A perfect picture book biography from award-winning author Margaret McNamara and New Yorker artist Barry Blitt comes this partly true and completely funny story of George Washington's 7th birthday. In this clever approach to history, readers will discover the truths and myths about George Washington. Did George Washington wear a wig? No. Did George Washington cut down a cherry tree? Probably not. Readers young and old who are used to seeing George Washington as an old man, will get a new look at the first president—as a kid. Perfect for classrooms, Presidents' Day, or as a birthday gift.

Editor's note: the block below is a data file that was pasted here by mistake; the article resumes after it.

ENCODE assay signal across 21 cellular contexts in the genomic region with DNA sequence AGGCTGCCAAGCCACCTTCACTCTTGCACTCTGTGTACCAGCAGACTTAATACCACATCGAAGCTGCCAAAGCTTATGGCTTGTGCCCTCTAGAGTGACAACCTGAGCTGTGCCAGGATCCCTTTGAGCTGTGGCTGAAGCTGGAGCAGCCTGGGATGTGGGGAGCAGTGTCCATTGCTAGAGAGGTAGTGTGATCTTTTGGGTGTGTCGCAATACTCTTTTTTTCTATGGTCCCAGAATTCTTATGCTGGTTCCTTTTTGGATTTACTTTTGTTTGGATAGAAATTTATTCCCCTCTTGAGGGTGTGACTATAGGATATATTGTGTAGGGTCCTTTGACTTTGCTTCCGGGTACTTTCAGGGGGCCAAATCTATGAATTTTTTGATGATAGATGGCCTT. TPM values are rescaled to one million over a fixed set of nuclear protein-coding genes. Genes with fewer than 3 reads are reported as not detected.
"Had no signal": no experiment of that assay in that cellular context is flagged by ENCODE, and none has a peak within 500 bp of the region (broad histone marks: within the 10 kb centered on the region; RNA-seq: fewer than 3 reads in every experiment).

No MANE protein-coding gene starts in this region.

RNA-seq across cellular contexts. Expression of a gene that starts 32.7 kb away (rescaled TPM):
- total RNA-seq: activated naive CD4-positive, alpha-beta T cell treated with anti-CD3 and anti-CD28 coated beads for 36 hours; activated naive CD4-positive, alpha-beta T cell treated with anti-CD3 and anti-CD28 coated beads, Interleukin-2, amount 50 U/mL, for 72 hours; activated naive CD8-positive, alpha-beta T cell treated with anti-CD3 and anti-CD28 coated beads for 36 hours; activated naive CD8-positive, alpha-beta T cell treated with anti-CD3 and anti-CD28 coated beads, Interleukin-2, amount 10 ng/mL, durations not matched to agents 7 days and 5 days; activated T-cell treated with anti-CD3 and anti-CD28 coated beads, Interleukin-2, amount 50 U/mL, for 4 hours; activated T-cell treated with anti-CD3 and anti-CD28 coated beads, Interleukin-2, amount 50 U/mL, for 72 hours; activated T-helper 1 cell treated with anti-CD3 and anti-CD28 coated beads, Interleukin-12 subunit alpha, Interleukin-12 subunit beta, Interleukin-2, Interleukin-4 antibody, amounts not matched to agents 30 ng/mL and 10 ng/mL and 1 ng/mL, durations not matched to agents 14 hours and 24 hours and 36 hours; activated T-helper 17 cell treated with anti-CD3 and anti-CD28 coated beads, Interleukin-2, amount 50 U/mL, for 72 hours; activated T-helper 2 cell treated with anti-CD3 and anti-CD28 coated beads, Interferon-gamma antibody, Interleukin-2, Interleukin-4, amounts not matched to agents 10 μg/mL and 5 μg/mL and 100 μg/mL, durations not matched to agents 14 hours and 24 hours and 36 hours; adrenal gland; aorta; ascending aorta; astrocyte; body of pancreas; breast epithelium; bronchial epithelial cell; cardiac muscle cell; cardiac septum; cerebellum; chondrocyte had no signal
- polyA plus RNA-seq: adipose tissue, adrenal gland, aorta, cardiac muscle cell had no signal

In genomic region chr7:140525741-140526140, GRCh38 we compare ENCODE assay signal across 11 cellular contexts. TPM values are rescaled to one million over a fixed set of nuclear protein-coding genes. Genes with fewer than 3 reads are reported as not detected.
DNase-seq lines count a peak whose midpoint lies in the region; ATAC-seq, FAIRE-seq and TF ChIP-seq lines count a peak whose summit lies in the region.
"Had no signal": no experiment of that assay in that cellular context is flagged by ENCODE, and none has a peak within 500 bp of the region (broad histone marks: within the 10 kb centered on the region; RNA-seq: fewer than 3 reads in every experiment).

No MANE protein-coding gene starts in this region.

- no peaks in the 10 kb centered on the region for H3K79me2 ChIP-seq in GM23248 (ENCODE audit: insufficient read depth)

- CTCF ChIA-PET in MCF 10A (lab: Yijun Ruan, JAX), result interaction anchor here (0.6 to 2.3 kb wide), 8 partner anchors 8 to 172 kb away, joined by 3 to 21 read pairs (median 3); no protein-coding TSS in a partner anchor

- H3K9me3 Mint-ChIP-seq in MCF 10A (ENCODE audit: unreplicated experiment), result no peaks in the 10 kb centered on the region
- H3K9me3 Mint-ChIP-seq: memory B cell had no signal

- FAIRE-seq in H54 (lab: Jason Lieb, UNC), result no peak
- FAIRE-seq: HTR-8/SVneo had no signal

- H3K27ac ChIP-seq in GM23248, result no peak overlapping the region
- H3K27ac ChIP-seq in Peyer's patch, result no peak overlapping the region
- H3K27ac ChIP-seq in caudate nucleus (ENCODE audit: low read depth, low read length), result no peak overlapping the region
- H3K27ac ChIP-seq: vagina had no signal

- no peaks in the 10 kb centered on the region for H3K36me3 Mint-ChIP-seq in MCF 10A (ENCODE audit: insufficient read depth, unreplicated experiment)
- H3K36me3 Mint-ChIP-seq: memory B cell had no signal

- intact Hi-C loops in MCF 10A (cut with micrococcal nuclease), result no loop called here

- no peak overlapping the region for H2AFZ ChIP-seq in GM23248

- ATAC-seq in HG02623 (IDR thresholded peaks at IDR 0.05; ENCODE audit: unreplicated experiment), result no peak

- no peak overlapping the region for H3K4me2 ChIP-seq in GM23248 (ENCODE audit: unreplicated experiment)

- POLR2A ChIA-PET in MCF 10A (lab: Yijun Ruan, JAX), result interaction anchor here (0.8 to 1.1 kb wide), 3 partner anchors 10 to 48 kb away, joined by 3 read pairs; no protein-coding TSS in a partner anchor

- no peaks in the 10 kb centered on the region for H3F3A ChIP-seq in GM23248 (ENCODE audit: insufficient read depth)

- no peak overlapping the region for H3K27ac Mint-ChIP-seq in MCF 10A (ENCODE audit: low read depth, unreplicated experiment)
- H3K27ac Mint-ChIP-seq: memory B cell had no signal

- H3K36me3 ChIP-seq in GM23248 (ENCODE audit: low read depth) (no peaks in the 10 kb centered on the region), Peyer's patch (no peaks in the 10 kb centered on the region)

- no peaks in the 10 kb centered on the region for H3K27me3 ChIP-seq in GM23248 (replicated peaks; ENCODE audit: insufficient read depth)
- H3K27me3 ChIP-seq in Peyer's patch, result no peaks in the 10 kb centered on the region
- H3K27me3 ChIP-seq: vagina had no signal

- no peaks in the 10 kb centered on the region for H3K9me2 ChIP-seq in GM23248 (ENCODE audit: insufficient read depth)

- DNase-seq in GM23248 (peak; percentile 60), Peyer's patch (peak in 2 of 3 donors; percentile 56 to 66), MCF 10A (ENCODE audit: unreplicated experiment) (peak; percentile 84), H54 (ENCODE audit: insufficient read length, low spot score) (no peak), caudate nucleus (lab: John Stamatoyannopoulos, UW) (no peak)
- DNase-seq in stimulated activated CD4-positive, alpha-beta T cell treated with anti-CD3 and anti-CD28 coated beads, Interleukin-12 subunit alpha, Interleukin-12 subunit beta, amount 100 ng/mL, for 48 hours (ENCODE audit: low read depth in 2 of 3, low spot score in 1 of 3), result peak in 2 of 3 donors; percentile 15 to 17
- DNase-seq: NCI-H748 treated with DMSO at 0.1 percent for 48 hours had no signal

It's George Washington's seventh birthday, but he can't get anyone to acknowledge it. "Another cold day," he says, dropping a 10-ton hint on his harried mother. "But I guess there's nothing special about that." His stern father isn't cutting him any slack, either. "Now clean your face and hands and powder your wig and occupy yourself gainfully until dinnertime," says Mr. Washington after George has carried out some punitive chores (the consequences of taking out his frustrations on a cherry tree). As Blitt (The Adventures of Mark Twain by Huckleberry Finn) chronicles George's slow burn in his elegant, irreverent ink line, McNamara (The Three Little Aliens and the Big Bad Robot) serves up delicious ironies ("Someday I'll be the boss of you," George mumbles prophetically as he's being condescended to by his "tyrant" of an older brother). She also sets the record straight with asides labeled "Myth" (George did not throw a stone across the Rappa-hannock) and "Fact." This book should add at least a few giggles to any Presidents' Day festivities, while reminding readers that every great man starts out small. Ages 4 8.